Elon Musk, Happy With Tesla, Says SpaceX So Difficult, ‘I Wonder Whether We Can Do This’

Mandatory Credit: Photo by Action Press/Shutterstock (12276248c)Elon Musk, Tesla CEO, is on the premises of Tesla Gigafactory at a press meeting.
Action Press/Shutterstock / Action Press/Shutterstock

Elon Musk, the richest person on the planet, who just tweeted he was thinking about quitting his job, made headlines this week when he criticized the government’s effort to encourage electric-vehicle adoption, including clauses in the Build Back Better Act. The criticism was viewed by many as a way to signal Tesla’s maturity and success.

See: Tesla Tops Delivery Expectations Despite Global Supply Chain Issues
Find: Experts Say SpaceX Might Make Musk a Trillionaire, But Tesla Just Boosted His Worth $25 Billion

“Thinking of quitting my jobs & becoming an influencer full-time wdyt,” Musk tweeted on Dec. 9.

However, it’s his other company, SpaceX, that seems to be giving him more trouble. Speaking remotely at the Wall Street Journal’s CEO Conference, Musk’s remarks on how difficult a task it’s been to develop Starship — the next-generation vehicle the company plans to use to take humans to the Moon and Mars — sounded a lot like Tesla’s early difficulties with the Model 3, Bloomberg reported.

Starship “absorbs more of my mental energy than probably any other single thing,” Musk said Monday, according to Bloomberg. “It is so preposterously difficult, there are times where I wonder whether we can actually do this.”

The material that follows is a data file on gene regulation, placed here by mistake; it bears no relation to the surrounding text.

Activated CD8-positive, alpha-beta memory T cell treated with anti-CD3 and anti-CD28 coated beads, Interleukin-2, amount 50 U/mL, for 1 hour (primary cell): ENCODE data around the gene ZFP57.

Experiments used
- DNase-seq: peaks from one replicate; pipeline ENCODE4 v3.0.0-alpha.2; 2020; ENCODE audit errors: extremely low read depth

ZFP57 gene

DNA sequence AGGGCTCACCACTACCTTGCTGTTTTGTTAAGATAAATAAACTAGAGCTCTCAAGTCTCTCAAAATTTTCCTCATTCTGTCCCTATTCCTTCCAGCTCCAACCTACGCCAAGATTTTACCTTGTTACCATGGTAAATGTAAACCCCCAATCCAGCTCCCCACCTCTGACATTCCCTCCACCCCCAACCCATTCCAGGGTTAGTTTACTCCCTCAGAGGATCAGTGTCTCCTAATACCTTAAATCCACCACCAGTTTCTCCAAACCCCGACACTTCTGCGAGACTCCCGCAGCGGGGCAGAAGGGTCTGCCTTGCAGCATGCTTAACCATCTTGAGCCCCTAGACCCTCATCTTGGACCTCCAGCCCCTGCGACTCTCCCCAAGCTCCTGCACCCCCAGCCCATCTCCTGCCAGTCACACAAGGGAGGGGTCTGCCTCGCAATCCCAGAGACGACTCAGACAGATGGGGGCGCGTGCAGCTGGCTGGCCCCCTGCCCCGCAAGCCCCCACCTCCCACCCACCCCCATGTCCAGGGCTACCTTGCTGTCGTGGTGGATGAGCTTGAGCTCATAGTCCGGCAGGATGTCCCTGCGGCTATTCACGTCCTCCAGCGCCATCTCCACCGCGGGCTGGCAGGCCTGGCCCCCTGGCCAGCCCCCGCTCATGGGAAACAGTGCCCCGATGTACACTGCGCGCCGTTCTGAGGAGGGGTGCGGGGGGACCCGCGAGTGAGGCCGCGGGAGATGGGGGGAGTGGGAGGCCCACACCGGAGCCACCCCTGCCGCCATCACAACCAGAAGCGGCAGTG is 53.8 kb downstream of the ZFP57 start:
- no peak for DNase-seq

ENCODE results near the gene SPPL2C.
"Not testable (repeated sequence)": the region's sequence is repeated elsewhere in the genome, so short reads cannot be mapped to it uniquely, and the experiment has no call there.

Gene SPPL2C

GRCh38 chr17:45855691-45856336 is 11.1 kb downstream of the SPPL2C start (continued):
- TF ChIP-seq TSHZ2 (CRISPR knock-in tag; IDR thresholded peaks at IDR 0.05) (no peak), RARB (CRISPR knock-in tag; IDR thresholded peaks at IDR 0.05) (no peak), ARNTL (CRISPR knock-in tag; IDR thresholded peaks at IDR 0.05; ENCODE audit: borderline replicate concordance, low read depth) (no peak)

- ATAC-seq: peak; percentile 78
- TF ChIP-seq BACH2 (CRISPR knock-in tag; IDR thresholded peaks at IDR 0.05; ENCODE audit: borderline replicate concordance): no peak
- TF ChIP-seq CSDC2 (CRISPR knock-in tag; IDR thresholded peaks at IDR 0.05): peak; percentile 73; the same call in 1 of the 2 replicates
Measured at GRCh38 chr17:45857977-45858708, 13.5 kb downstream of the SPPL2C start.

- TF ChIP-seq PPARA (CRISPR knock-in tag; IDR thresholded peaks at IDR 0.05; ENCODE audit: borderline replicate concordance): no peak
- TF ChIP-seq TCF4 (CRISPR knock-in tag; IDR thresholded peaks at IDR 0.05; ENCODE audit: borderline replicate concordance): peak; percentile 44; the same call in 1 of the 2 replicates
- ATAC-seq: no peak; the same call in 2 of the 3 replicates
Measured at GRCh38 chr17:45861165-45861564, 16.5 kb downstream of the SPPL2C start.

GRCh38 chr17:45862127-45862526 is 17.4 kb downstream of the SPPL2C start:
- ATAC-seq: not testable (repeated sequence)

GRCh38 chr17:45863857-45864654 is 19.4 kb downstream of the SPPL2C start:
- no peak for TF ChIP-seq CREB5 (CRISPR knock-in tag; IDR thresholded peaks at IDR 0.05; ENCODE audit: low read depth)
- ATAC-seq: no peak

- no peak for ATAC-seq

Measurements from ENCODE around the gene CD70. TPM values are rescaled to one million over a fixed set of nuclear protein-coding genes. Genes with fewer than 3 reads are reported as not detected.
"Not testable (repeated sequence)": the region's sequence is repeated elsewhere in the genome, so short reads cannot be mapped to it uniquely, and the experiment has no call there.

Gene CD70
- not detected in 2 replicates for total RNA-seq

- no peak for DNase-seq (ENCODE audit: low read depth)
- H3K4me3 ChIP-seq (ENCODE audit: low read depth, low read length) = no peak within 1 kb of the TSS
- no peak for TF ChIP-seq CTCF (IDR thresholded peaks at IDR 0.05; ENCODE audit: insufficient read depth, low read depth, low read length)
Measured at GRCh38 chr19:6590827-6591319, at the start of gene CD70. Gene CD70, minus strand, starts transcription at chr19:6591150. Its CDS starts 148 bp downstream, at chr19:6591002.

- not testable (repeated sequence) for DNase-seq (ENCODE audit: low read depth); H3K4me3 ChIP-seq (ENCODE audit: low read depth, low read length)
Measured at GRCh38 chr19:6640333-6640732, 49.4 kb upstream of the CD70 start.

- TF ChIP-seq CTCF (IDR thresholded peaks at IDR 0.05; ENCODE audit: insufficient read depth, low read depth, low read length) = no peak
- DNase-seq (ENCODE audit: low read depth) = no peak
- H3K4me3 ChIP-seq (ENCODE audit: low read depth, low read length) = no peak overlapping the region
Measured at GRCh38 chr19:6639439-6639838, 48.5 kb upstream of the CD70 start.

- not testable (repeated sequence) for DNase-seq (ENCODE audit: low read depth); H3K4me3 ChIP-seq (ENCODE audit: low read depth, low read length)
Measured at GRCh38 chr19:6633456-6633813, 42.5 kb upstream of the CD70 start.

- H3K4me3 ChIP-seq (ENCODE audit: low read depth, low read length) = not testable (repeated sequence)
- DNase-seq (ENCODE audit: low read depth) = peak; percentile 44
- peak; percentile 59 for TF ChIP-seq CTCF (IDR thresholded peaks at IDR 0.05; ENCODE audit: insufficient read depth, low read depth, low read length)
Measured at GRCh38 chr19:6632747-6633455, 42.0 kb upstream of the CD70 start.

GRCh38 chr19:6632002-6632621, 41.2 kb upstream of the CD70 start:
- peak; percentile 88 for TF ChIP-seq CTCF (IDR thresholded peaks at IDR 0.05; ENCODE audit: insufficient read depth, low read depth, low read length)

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In November, Space Explored reported an email Musk sent to employees in which he said that “what it comes down to, is that we face a genuine risk of bankruptcy if we can’t achieve a Starship flight rate of at least once every two weeks next year.”

See: Elon Musk’s SpaceX Valuation Hits $100 Billion, Becomes Second Most-Valuable Private Company Worldwide
Find: 10 Productivity Tips From Elon Musk That Can Put You on the Road to Success

Space Explored reported that Musk had planned to take a break over Thanksgiving weekend, but Raptor production issues changed that:

“Unfortunately, the Raptor production crisis is much worse than it had seemed a few weeks ago. As we have dug into the issues following the exiting of prior senior management, they have unfortunately turned out to be far more severe than was reported. There is no way to sugarcoat this,” he said in the email. “I was going to take this weekend off, as my first weekend off in a long time, but instead, I will be on the Raptor line all night and through the weekend.”

In contrast, Tesla has been on a tear this year, from exceeding deliveries despite chip shortages and supply chain disruptions, to its stock soaring, bringing the company to a $1 trillion market cap. In turn, Musk said earlier this month that he would participate in Tesla’s fourth-quarter earnings call — to take place in January 2022 — following his statement, made in July, that he would not be on the calls anymore “unless there’s something really important that I need to say.”

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About the Author

Yaël Bizouati-Kennedy is a former full-time financial journalist and has written for several publications, including Dow Jones, The Financial Times Group, Bloomberg and Business Insider. She also worked as a vice president/senior content writer for major NYC-based financial companies, including New York Life and MSCI. Yaël is now freelancing and most recently, she co-authored  the book “Blockchain for Medical Research: Accelerating Trust in Healthcare,” with Dr. Sean Manion. (CRC Press, April 2020) She holds two master’s degrees, including one in Journalism from New York University and one in Russian Studies from Université Toulouse-Jean Jaurès, France.

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